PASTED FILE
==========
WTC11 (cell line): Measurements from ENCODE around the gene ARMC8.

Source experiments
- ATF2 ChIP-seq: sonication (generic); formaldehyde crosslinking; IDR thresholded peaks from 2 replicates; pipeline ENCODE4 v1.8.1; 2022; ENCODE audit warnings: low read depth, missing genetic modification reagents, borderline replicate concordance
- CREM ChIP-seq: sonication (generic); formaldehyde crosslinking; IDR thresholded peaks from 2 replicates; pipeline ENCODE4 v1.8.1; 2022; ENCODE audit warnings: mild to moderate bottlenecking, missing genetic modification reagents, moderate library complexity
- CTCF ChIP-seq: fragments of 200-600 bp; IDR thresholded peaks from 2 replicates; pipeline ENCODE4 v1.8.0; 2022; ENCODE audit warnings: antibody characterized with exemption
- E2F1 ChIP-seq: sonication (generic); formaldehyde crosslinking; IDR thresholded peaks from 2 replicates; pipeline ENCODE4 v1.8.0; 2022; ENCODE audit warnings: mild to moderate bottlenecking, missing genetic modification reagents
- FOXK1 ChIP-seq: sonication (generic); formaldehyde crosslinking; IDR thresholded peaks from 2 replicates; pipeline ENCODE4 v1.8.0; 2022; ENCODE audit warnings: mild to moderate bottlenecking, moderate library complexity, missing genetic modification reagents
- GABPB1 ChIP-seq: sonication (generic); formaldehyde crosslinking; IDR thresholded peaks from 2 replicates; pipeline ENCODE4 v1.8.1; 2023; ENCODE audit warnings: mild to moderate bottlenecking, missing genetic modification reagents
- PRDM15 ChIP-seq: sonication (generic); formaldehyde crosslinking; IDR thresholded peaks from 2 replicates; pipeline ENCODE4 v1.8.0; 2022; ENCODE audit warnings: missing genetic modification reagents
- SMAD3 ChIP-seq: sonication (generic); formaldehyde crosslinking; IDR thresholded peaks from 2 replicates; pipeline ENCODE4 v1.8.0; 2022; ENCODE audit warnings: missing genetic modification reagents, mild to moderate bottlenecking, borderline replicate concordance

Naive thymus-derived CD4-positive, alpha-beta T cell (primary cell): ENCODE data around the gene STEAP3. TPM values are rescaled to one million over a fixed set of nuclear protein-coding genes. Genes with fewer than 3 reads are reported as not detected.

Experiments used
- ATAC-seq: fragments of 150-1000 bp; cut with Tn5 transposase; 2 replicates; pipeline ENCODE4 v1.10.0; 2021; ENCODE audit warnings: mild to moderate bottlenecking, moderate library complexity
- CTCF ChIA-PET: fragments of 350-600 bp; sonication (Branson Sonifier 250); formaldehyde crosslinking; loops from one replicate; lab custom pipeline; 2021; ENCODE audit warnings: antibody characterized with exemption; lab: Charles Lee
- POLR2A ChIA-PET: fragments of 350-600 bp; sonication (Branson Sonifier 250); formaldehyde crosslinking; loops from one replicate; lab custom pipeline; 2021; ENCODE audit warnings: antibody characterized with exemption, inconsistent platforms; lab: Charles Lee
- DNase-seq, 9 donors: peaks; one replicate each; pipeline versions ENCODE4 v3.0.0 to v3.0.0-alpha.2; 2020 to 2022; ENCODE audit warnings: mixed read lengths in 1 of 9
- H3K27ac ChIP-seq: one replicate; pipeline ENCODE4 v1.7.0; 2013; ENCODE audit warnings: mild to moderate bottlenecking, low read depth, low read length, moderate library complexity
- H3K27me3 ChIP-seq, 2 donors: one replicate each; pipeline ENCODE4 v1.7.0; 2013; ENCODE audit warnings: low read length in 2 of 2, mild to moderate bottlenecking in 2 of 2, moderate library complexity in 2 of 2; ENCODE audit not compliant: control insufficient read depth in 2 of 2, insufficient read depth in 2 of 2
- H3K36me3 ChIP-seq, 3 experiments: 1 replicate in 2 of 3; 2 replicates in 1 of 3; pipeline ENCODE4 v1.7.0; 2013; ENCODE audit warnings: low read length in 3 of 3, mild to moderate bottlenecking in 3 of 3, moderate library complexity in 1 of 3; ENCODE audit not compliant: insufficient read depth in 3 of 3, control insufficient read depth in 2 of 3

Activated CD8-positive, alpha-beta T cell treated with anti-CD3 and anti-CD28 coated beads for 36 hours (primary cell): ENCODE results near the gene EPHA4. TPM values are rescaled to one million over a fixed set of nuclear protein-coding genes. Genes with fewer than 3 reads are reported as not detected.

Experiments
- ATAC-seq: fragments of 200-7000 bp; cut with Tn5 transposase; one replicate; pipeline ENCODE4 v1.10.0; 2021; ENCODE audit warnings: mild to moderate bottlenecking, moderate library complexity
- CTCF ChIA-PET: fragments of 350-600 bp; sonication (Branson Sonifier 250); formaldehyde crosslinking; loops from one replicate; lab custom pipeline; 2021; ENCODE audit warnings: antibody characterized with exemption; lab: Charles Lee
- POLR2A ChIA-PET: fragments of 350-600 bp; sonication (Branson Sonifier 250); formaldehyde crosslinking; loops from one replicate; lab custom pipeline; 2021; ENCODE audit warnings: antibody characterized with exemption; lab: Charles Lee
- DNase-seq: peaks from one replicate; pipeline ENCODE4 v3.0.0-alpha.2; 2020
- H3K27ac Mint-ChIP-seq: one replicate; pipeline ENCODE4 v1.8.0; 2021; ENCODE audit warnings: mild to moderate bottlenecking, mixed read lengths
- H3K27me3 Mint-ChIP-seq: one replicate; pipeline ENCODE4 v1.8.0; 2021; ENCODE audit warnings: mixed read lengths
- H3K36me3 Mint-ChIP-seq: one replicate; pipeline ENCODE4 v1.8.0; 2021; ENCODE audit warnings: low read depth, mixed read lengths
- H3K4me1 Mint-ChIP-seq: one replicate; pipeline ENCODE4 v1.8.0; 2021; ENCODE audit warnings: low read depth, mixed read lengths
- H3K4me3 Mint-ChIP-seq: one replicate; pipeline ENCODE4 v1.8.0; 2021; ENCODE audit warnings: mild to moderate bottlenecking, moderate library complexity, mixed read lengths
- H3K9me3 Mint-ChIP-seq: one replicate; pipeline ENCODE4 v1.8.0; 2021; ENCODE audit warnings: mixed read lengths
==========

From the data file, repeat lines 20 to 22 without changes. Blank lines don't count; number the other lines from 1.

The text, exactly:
Activated CD8-positive, alpha-beta T cell treated with anti-CD3 and anti-CD28 coated beads for 36 hours (primary cell): ENCODE results near the gene EPHA4. TPM values are rescaled to one million over a fixed set of nuclear protein-coding genes. Genes with fewer than 3 reads are reported as not detected.

Experiments
- ATAC-seq: fragments of 200-7000 bp; cut with Tn5 transposase; one replicate; pipeline ENCODE4 v1.10.0; 2021; ENCODE audit warnings: mild to moderate bottlenecking, moderate library complexity